Guest Post: 7 Car Maintenance Myths
You may not know it, but you might be spending way more on car maintenance than you have to. For years, we have all been told that there are car maintenance “rules” to go by, and if you don’t follow them, it’s going to be terrible for you car, both in the long and short-term. For some reason, these myths are automatically passed on from generation to generation (grandfather to grandson, father to daughter) and we never think to question them (considering the source, of course). However, today’s cars have changed and need much less maintenance than Grandpa’s car, and the old myths deserved to be challenged. Here are seven car maintenance myths unmasked that will save you time – and a whole lot of money. Click read more for the 7 myths you should know.
Reality: Almost every car runs just fine on regular fuel; you simply don’t have to use premium. It won’t make your car perform better, you won’t get better gas mileage, and it has nothing to do with making your car last longer. Premium is mainly designed for high compression engines, such as sports cars and high-end luxury cars, and even then, it’s mainly to stop the engine from “knocking.” Premium gas can run 15 to 20 cents higher per gallon, but you can use the “cheap gas” and save hundreds of dollars a year, and you’ll do just fine.
Myth #2: If the brake fluid is low, topping it off will fix the problem.
Reality: Brake fluid is there to tell you how your brake pads are holding up. If your fluid level drops below the low mark on the brake reservoir, then it’s either that your brake fluid is leaking or your brakes are worn out. Whichever it is, you need to get your brakes serviced right away. Bottom line: if your brake fluid is low and you top it off, you are only masking the problem.
Myth #3: When it’s cold outside, you need to sit and idle a bit to warm the car up.
Reality: You are just wasting gas, believe it or not. It may seem that warming up the engine to its normal temperature while sitting is a good idea, but you’re really just putting out exhaust fumes. Go ahead and drive it gently for five to ten minutes until it’s warmed up; don’t just idle and wait to leave.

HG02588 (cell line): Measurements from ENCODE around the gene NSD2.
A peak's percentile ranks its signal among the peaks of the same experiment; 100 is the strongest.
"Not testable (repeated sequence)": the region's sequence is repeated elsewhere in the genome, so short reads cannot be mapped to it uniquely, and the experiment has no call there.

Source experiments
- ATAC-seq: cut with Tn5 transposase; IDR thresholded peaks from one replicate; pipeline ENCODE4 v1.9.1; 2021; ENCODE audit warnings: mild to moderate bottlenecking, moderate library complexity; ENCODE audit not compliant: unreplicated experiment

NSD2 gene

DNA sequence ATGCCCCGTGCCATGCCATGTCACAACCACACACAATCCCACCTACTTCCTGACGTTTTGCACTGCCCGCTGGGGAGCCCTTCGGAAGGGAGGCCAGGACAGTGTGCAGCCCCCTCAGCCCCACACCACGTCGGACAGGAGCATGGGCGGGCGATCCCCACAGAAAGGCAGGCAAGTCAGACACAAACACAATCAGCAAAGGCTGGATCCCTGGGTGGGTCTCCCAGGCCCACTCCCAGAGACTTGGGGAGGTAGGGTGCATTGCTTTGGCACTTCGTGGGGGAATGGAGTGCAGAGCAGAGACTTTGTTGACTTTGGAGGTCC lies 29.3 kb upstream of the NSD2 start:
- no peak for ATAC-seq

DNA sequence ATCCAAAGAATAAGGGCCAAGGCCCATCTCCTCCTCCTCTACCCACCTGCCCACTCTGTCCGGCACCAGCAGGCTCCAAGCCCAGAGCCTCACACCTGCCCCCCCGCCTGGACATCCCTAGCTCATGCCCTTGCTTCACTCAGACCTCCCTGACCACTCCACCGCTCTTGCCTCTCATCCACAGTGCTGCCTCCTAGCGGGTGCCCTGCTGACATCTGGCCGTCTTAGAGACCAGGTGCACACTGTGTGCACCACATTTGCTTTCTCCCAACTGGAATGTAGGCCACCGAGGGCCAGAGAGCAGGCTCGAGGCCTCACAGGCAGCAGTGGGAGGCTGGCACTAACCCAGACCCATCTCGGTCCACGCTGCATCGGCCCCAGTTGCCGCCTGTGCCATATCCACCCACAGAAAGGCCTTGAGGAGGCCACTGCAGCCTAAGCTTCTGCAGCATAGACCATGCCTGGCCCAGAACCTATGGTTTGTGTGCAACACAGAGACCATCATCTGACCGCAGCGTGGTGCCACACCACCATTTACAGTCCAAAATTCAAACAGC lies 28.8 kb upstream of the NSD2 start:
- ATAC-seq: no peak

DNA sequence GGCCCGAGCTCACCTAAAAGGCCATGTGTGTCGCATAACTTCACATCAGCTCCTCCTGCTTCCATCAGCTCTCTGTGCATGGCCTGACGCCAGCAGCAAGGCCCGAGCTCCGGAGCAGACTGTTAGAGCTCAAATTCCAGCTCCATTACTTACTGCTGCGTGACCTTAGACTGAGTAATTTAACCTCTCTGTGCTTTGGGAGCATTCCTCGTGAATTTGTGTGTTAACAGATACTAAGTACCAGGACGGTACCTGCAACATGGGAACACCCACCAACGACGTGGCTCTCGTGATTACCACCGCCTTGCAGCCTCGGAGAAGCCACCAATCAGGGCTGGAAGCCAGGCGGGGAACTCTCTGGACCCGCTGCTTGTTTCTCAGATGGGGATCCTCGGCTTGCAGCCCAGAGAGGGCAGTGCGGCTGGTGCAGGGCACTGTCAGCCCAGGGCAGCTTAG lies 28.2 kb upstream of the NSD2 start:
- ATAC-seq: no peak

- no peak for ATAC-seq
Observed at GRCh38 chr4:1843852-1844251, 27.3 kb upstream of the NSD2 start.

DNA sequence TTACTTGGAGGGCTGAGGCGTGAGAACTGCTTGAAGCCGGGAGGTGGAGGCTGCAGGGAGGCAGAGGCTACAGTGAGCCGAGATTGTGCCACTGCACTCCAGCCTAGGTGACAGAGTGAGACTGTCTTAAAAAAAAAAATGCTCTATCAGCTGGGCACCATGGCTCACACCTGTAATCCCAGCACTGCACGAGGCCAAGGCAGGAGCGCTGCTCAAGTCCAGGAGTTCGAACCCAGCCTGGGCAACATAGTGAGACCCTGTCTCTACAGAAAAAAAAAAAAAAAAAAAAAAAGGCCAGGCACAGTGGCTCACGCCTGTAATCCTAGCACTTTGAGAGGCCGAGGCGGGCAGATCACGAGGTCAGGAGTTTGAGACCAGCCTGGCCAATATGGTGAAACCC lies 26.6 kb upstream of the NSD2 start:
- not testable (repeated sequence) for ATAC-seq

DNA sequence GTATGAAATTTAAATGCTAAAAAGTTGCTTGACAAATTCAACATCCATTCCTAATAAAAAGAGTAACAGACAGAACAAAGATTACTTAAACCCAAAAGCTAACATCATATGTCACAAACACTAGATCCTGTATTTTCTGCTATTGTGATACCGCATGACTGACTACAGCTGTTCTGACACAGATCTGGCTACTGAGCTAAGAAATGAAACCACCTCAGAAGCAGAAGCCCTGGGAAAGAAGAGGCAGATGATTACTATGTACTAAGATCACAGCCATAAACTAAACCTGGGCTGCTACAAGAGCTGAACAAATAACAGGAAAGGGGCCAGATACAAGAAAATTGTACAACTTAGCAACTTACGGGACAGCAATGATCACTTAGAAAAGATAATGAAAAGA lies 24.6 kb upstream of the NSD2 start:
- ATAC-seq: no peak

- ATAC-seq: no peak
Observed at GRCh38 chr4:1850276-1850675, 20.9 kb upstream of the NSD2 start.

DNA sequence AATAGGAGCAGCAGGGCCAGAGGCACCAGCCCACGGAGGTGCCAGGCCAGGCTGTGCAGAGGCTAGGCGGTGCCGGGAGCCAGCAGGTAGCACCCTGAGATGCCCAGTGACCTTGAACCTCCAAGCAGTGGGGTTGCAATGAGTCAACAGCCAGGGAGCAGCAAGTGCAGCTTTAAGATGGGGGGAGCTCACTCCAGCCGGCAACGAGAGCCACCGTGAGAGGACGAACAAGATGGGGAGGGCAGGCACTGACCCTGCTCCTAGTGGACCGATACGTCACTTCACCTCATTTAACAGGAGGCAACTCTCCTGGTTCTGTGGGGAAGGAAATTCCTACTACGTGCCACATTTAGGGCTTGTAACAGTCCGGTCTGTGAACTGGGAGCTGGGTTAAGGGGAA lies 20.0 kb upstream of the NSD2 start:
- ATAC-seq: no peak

Myth #4: You have to change your oil every 3,000 miles no matter what.
Reality: You do not have to change your oil every 3,000 miles, or even every three months. Today’s cars are designed more efficiently so that you can go longer between oil changes. You can still do it if you feel like you should, but it’s just going to be more expensive. Check your owner’s manual. If it says that you can go 10,000 miles, then change your oil around 10,000 miles. A lot of cars call for oil changes at 7,500 miles. Two or three extra oil changes a year can add up to money that you could be using for something else, especially when you consider the life of the car.
Myth #5: If you put oversized/wider snow tires on your car, you will have better car traction.
Reality: Nope. It’s just the opposite. If you have wider tires, they never really dig into the road enough to gain traction because of their wider-edged tread. Narrow tires are better, especially in deep snow. The tire has a narrow-edged tread that will push through the snow faster than a wider tire.
Myth #6: Regular car maintenance must be done by your car dealership to keep your warranty valid.
Reality: If you do the same maintenance tasks that are written in your owner’s manual on the recommended schedule, then you can go to any auto-repair shop and have them done. Keep all of your records and receipts in case you have to go in to the dealer for a repair and have a problem with warranty conflict.
Myth #7: Run the gas tank as low as you want to; it doesn’t hurt anything.
Reality: The fuel pump in a modern car is the high-pressure device that is used to supply fuel to the fuel injection system or carburetor (depending on the kind of car you have). The fuel pump is actually cooled by the gasoline itself, and if you run your tank too low, the pump overheats. If you run it out of gas completely, then the dirt that has settled to the bottom of the tank can be sucked into the pump and sent through the fuel system, where it clogs little places here and there along the way. If you get down to a quarter of a tank, fill it up. Your car will run a lot better and you won’t have to spend money getting a new fuel pump.
Car maintenance rules have changed throughout the decades and will continue to do so as long as car manufacturers continue to make cars more efficient and safe. Bottom line: don’t waste your money on old car maintenance advice; save your money (and your piece of mind) on the realities of modern car efficiency, both now and in the future.
This post was written and contributed by Edson Farnell. Edson’s automotive journey began when he was working at an auto parts warehouse. He writes on a variety of topics such as BMW parts. Many of Edson’s friends refer to him as the Auto Parts Geek.